On August 21, 2015, three courageous young Americans prevented what could have been a devastating terror attack aboard a Thalys train headed for Paris. The 15:17 to Paris follows these three friends throughout the course of their lives leading up to this distressful ordeal.
This film is unique in its nature as the real-life heroes are actually played by themselves. This was definitely a risky move by director and producer, Clint Eastwood, that falls flat. Although Anthony Sadler, Alek Skarlatos, and Spencer Stone are true heroes and should forever be applauded for their undeniable bravery, they should most definitely stick to their day jobs. They seem like nice, genuine men with big hearts, but unfortunately, they are not at all endearing on screen, especially in scenes where they are paired up against real actors, such as Judy Greer and Jenna Fischer.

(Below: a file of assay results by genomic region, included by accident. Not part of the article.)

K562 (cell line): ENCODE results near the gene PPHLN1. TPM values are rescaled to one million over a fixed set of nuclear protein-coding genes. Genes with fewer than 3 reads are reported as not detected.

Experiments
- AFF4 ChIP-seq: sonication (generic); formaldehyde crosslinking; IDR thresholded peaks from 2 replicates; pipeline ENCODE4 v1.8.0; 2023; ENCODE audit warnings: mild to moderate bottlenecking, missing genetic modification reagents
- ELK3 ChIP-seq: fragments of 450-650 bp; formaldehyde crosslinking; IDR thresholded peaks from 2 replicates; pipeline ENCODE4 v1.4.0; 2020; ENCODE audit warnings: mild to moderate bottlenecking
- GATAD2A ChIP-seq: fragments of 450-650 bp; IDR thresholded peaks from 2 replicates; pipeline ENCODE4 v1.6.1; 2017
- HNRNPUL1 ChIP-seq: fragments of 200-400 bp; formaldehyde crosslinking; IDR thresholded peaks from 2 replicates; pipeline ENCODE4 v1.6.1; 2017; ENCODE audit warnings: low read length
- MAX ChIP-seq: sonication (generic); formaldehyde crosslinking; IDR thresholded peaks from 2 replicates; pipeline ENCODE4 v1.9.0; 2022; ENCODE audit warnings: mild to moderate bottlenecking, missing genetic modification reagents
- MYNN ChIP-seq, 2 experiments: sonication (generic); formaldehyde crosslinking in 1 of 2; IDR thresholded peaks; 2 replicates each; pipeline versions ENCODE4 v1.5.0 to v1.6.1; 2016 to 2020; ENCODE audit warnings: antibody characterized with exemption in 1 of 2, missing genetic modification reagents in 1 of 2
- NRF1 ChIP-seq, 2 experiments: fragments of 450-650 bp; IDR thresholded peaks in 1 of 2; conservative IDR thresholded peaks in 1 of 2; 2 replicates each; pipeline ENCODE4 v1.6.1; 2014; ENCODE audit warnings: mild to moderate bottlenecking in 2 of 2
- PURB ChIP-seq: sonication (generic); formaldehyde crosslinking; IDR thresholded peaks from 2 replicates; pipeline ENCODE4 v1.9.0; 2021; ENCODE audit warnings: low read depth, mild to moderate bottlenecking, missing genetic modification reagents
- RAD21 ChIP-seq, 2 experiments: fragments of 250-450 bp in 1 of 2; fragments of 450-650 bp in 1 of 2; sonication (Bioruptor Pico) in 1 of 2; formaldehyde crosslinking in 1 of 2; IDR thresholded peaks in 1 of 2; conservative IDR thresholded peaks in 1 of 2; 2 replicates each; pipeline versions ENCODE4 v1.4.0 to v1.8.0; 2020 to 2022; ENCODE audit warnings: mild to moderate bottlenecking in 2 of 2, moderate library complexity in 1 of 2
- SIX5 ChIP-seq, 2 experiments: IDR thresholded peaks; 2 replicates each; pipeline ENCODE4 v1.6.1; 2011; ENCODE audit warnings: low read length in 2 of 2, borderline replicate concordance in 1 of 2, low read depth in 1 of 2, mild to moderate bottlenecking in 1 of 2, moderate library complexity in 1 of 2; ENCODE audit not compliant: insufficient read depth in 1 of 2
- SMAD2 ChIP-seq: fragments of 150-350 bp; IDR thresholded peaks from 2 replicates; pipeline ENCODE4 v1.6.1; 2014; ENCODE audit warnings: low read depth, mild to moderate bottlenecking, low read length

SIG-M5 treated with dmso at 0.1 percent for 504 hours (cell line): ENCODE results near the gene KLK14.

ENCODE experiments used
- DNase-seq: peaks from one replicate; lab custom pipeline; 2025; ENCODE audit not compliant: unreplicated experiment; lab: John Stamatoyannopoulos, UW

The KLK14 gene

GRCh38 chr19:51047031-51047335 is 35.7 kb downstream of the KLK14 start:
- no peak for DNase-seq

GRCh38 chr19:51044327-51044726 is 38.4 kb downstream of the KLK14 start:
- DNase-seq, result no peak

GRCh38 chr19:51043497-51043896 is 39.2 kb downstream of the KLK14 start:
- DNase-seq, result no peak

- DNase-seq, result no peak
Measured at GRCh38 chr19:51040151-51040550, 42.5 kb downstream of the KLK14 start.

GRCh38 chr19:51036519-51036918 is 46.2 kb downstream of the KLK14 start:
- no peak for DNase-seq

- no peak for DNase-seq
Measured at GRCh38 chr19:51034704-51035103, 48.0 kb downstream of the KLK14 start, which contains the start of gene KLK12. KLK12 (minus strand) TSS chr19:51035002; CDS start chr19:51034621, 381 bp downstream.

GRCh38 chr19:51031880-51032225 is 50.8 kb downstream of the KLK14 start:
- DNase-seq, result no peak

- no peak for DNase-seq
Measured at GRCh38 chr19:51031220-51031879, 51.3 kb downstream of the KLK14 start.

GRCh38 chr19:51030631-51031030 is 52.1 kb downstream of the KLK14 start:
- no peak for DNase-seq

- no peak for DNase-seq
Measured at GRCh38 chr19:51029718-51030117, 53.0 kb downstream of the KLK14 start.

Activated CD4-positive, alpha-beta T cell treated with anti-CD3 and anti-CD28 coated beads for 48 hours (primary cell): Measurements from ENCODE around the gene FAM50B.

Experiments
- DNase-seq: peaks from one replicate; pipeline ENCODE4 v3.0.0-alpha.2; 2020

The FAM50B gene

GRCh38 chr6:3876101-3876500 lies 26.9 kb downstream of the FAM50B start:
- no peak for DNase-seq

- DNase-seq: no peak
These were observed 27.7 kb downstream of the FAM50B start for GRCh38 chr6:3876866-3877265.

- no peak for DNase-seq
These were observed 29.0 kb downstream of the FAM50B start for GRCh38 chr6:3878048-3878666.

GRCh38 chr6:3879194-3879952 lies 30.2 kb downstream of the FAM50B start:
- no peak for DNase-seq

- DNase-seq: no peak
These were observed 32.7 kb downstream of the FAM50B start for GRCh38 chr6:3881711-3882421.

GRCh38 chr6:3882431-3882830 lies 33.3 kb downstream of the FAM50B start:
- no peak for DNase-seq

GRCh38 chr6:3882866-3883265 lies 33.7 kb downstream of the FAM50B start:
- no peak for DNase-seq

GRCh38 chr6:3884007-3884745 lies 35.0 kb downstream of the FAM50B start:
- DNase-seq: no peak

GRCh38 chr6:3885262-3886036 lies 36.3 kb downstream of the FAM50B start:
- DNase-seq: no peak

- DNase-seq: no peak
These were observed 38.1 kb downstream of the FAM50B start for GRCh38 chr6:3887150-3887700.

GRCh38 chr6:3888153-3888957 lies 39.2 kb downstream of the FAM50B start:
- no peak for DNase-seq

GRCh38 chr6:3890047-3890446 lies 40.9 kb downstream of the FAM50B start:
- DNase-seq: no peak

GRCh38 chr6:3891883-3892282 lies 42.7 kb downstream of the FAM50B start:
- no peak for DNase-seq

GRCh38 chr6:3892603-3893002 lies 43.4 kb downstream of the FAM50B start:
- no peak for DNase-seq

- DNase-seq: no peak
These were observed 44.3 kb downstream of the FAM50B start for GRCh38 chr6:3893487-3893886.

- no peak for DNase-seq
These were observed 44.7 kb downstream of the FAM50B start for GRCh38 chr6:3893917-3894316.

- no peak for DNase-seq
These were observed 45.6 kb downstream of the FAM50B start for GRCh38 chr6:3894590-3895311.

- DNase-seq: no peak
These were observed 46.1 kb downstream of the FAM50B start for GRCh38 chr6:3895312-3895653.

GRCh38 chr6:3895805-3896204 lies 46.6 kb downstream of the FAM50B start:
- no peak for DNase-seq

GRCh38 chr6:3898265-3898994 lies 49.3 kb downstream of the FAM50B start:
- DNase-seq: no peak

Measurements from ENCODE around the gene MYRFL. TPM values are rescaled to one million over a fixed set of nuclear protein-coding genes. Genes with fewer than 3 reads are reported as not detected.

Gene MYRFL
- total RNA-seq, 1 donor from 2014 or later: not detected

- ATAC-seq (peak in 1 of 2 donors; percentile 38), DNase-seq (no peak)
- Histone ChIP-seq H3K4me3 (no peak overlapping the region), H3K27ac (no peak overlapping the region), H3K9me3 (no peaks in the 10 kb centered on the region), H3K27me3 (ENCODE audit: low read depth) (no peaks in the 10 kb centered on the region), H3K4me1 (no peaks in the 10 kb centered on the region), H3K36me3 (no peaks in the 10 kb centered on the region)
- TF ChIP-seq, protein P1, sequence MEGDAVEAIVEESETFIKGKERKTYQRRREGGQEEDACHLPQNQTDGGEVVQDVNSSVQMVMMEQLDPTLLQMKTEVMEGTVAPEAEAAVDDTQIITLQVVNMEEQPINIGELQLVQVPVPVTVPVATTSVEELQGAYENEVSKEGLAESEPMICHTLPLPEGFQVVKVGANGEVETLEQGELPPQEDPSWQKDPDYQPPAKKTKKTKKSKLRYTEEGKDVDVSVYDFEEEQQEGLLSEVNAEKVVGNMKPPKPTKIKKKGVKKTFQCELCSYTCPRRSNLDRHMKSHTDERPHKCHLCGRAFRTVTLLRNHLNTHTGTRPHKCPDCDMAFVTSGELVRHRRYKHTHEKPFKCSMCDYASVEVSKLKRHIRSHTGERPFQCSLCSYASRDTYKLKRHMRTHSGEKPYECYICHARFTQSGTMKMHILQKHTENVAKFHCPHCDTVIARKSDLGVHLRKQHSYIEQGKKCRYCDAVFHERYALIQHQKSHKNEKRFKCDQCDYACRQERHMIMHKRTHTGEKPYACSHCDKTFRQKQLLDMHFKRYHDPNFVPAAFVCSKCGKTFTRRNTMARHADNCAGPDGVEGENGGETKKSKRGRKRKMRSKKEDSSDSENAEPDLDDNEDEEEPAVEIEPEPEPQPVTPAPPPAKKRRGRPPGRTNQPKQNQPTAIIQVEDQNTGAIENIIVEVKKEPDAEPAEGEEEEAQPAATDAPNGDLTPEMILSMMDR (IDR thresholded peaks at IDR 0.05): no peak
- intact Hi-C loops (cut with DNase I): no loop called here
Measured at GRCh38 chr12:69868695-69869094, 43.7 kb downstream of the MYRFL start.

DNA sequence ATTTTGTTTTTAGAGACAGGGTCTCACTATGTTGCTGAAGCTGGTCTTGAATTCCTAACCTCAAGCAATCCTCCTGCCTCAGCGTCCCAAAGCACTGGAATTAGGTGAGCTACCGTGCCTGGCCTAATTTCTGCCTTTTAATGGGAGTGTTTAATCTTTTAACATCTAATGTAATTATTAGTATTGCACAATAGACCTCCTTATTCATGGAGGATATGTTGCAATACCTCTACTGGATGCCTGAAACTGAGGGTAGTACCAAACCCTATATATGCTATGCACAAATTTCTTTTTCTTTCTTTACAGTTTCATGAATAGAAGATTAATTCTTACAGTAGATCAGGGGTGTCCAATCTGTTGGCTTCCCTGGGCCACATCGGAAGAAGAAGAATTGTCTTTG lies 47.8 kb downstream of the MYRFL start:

Although I wonder if the film would have been more enjoyable if Eastwood stuck to casting trained actors as the leads, it is really Dorothy Blyskal’s screenplay to blame. Running at 94 minutes, the actual event of the terror attack is the most compelling portion of the film. The scene is classic Eastwood – it is tense, gripping and exciting and probably only fifteen minutes long. The majority of The 15:17 to Paris feels like a mixture of a cheesy Lifetime movie and someone’s study abroad Facebook album or vlog.
At the end of the day, we need to let the heroes be heroes and take note that not all heroic acts need the silver screen treatment.
Final Thoughts: Besides its focal moment, The 15:17 to Paris is a rough ride full of bad acting and even worse writing that downplays the heroism of this event.